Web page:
The plastic bricks are lighter, stronger, and cheaper than their concrete counterparts.
When Nzambi Matee was 26 years old, she decided to quit her job as a data analyst in Kenya’s oil industry and devote her life to solving one of the world’s biggest problems: plastic waste.
Three years later, she is now the owner of Gjenge Makers, a factory that transforms plastic waste into pavers, a type of construction brick commonly used to create walkways or patios.
Matee’s plastic bricks don’t just help address the plastic waste problem, either — they’re also stronger, lighter, and cheaper than their concrete counterparts.
Repurposing Plastic Waste
The world produces 380 million tons of plastic every year, and less than 10% of it gets recycled.
Today, much of that plastic waste is piling up in our oceans and landfills, where it harms wildlife, the environment, and even human health.
Matee lives in Nairobi, which generates 550 tons of plastic waste every day, and seeing discarded plastic bags on the city’s streets is what inspired her to launch her business.
She started by setting up a small lab in her mother’s backyard where she would prototype bricks made from a mix of plastic waste and sand.
“I shut down my social life for a year and put all my savings into this,” Matee told the United Nations Environment Programme (UNEP), which named her one of its 2020 Young Champions of the Earth in December. “My friends were worried.”
When she won a scholarship to attend a social entrepreneurship training program at the University of Colorado Boulder, she took those early prototypes with her, further refining them in the university’s labs.
Matee also used her time at the school to design the machines needed to mass produce the plastic bricks.
“Once we know how to make one paver, we need to know how to make 1,000 pavers,” she told UNEP.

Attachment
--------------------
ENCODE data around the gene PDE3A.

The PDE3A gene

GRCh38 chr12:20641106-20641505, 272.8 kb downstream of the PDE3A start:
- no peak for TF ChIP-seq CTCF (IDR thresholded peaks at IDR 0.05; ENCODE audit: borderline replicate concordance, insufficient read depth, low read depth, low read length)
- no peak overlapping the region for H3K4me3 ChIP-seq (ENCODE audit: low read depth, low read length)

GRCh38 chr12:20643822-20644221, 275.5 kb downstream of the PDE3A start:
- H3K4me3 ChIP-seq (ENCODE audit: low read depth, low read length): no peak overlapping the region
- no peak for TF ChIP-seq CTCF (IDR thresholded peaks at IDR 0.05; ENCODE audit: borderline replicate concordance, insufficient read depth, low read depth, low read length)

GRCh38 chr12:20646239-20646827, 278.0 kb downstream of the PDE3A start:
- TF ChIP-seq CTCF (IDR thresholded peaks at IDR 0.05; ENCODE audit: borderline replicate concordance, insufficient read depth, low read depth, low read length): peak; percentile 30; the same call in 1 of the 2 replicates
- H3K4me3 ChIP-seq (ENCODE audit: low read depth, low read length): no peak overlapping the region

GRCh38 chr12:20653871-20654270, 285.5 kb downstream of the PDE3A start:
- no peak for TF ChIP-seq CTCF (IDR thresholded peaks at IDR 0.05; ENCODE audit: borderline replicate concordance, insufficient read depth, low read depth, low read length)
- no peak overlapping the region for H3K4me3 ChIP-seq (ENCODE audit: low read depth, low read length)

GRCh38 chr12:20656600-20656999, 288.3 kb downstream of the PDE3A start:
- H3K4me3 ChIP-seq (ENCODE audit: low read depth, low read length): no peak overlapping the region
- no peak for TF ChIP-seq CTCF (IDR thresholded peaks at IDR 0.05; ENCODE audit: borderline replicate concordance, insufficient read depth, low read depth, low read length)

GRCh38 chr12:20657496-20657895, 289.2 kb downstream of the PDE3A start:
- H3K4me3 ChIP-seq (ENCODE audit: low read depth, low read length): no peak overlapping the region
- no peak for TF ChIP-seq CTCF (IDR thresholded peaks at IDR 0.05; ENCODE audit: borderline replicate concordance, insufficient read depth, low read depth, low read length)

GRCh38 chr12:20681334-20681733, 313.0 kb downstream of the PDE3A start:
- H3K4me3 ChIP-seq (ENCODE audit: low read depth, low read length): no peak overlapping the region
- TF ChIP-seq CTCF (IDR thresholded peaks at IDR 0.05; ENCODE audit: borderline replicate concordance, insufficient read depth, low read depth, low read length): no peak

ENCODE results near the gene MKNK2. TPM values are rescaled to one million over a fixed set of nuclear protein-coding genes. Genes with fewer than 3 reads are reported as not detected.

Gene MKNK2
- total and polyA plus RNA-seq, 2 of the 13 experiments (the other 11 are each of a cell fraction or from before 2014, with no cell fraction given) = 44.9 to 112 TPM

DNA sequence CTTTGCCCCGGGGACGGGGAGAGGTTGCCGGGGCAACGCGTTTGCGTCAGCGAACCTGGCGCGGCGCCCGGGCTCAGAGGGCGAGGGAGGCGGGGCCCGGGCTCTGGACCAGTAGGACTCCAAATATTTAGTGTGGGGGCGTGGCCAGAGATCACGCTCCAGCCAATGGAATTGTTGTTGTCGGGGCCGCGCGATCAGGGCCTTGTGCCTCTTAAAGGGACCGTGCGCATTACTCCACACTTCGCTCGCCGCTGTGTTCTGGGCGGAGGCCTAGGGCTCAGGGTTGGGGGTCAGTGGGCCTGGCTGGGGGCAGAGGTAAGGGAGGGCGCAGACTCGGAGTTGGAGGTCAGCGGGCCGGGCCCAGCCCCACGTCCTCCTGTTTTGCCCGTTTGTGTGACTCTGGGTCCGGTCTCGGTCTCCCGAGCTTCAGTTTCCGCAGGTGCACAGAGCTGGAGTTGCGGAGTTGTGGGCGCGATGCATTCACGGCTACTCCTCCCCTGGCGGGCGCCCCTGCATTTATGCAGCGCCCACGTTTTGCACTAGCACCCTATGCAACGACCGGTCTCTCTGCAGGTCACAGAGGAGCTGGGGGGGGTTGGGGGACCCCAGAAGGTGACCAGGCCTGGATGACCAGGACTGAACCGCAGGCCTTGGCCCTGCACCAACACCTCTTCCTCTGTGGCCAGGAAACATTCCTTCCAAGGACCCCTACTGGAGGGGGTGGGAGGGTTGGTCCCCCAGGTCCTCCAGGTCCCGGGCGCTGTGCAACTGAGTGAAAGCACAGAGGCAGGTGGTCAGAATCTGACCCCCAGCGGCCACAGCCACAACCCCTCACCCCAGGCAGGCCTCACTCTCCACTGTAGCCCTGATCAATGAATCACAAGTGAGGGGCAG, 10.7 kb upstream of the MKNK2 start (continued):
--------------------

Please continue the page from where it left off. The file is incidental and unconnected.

Building the Plastic Bricks
Gjenge Makers now produces 1,500 bricks every day — some of the plastic waste it uses is purchased from recyclers, but much of it is donated by packaging factories.
“Companies have to pay to dispose of the waste, so we solve their problem,” Matee said. “The waste essentially comes for free.”
Once the plastic waste arrives at the factory, it’s processed and crushed before being mixed with sand and heated, a Gjenge Makers spokesperson told Freethink. After that, the mix is pressed into the brick-shaped molds and cooled.
Gjenge Makers currently offers multiple colors of its plastic bricks in three different thicknesses — the thicker the brick, the stronger it is, but even the thinnest option is able to hold twice the weight of concrete bricks.
“Plastic is polymerase in nature. It’s thread-like,” Matee told Reuters. “It doesn’t have a lot of pocket holes, therefore making it less brittle compared to concrete. That’s why it doesn’t break very easily.”
The plastic bricks are also cheaper than ones made of concrete and about half their weight, making them easier to transport.
Since its founding, Gjenge Makers has created 112 jobs — most of which are filled by women or members of youth groups — and recycled more than 22 tons of plastic waste into bricks.
I jumped off a cliff without a parachute. But isn’t that how great things are done?
Those bricks can be found at homes, car parks, and schools throughout Nairobi, and Matee is now working to add another production line to her factory — once in place, her startup should be able to produce three times as many pavers every day.
“I really jumped off a cliff without even a parachute — I was building it as I was falling down,” she told UNEP of her experience with Gjenge Makers. “But isn’t that how great things are done?”
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